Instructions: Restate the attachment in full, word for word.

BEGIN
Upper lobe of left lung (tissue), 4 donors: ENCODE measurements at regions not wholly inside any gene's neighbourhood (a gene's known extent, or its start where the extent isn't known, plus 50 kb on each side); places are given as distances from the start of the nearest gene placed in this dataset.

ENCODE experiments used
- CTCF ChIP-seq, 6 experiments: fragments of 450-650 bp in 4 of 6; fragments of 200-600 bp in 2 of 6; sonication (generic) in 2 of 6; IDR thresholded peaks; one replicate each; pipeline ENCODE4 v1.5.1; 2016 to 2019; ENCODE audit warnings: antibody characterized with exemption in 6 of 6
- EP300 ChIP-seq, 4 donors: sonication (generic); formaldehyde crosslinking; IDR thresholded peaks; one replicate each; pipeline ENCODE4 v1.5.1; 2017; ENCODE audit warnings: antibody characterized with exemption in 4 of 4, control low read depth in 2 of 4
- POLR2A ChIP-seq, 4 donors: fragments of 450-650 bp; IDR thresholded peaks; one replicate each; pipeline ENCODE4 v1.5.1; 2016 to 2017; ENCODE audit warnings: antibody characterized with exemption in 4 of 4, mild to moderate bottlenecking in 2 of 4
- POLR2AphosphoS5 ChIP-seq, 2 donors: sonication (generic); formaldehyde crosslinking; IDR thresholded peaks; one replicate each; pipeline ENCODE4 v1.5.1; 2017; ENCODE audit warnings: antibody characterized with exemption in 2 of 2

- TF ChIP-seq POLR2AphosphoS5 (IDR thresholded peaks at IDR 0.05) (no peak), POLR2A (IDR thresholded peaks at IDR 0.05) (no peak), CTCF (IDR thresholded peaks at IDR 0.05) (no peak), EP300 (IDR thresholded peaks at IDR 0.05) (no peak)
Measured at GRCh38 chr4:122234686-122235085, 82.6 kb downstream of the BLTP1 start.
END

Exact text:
Upper lobe of left lung (tissue), 4 donors: ENCODE measurements at regions not wholly inside any gene's neighbourhood (a gene's known extent, or its start where the extent isn't known, plus 50 kb on each side); places are given as distances from the start of the nearest gene placed in this dataset.

ENCODE experiments used
- CTCF ChIP-seq, 6 experiments: fragments of 450-650 bp in 4 of 6; fragments of 200-600 bp in 2 of 6; sonication (generic) in 2 of 6; IDR thresholded peaks; one replicate each; pipeline ENCODE4 v1.5.1; 2016 to 2019; ENCODE audit warnings: antibody characterized with exemption in 6 of 6
- EP300 ChIP-seq, 4 donors: sonication (generic); formaldehyde crosslinking; IDR thresholded peaks; one replicate each; pipeline ENCODE4 v1.5.1; 2017; ENCODE audit warnings: antibody characterized with exemption in 4 of 4, control low read depth in 2 of 4
- POLR2A ChIP-seq, 4 donors: fragments of 450-650 bp; IDR thresholded peaks; one replicate each; pipeline ENCODE4 v1.5.1; 2016 to 2017; ENCODE audit warnings: antibody characterized with exemption in 4 of 4, mild to moderate bottlenecking in 2 of 4
- POLR2AphosphoS5 ChIP-seq, 2 donors: sonication (generic); formaldehyde crosslinking; IDR thresholded peaks; one replicate each; pipeline ENCODE4 v1.5.1; 2017; ENCODE audit warnings: antibody characterized with exemption in 2 of 2

- TF ChIP-seq POLR2AphosphoS5 (IDR thresholded peaks at IDR 0.05) (no peak), POLR2A (IDR thresholded peaks at IDR 0.05) (no peak), CTCF (IDR thresholded peaks at IDR 0.05) (no peak), EP300 (IDR thresholded peaks at IDR 0.05) (no peak)
Measured at GRCh38 chr4:122234686-122235085, 82.6 kb downstream of the BLTP1 start.